Tuesday, February 21, 2017

Man's Soul of Endless Beauty Image Is

Today is the feast of St. Robert Southwell, Martyr and poet. Under Queen Elizabeth I, he was tortured and then executed at Tyburn on 21 February 1595, and canonized in 1970 by Pope Paul VI. Two of his poems:

Scorn Not the Least
by St. Robert Southwell


Where wards are weak and foes encount'ring strong,
Where mightier do assault than do defend,
The feebler part puts up enforcèd wrong,
And silent sees that speech could not amend.
Yet higher powers must think, though they repine,
When sun is set, the little stars will shine.

While pike doth range the seely tench doth fly,
And crouch in privy creeks with smaller fish;
Yet pikes are caught when little fish go by,
These fleet afloat while those do fill the dish.
There is a time even for the worm to creep,
And suck the dew while all her foes do sleep.

The merlin cannot ever soar on high,
Nor greedy greyhound still pursue the chase;
The tender lark will find a time to fly,
And fearful hare to run a quiet race:
He that high growth on cedars did bestow,
Gave also lowly mushrumps leave to grow.

In Aman's pomp poor Mardocheus wept,
Yet God did turn his fate upon his foe;
The lazar pined while Dives' feast was kept,
Yet he to heaven, to Hell did Dives go.
We trample grass, and prize the flowers of May,
Yet grass is green when flowers do fade away.

Look Home
by St. Robert Southwell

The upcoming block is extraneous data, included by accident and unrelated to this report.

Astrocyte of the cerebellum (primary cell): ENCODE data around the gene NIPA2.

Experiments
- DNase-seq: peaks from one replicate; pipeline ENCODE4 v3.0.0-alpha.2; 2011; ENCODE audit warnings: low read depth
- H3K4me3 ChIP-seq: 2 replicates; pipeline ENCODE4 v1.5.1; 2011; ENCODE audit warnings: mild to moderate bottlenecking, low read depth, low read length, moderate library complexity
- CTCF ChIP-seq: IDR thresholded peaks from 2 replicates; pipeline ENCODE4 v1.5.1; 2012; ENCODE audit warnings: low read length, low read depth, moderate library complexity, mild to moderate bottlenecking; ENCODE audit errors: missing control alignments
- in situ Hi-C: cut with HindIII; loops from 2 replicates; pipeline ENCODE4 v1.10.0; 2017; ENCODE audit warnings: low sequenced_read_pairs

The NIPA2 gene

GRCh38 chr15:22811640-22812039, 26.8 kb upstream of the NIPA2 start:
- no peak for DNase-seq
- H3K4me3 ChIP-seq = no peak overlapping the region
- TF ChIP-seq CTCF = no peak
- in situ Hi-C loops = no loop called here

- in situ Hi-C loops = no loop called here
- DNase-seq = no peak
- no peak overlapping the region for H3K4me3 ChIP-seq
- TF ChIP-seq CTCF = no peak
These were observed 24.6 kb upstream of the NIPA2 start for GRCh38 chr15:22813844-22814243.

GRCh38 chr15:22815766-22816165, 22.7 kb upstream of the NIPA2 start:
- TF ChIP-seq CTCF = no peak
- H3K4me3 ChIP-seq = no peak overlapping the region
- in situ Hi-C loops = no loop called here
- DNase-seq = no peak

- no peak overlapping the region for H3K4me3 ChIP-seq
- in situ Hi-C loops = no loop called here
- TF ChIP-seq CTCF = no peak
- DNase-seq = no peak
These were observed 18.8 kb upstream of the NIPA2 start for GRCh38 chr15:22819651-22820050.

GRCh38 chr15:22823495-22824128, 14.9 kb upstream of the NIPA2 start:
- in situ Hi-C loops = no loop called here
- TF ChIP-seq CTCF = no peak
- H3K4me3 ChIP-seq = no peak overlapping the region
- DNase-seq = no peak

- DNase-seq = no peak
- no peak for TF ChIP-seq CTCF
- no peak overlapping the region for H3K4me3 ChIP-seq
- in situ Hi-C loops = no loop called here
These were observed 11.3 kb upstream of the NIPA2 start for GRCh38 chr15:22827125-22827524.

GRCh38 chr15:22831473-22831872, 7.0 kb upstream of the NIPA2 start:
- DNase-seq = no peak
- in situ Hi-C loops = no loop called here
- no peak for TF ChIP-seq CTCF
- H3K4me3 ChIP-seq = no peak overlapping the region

Retirëd thoughts enjoy their own delights,
As beauty doth in self-beholding eye ;
Man's mind a mirror is of heavenly sights,
A brief wherein all marvels summëd lie,
Of fairest forms and sweetest shapes the store,
Most graceful all, yet thought may grace them more.

The mind a creature is, yet can create,
To nature's patterns adding higher skill ;
Of finest works with better could the state
If force of wit had equal power of will.
Device of man in working hath no end,
What thought can think, another thought can mend.

Man's soul of endless beauty image is,
Drawn by the work of endless skill and might ;
This skillful might gave many sparks of bliss
And, to discern this bliss, a native light ;
To frame God's image as his worths required
His might, his skill, his word and will conspired.

All that he had his image should present,
All that it should present it could afford,
To that he could afford his will was bent,
His will was followed with performing word.
Let this suffice, by this conceive the rest,—
He should, he could, he would, he did, the best.

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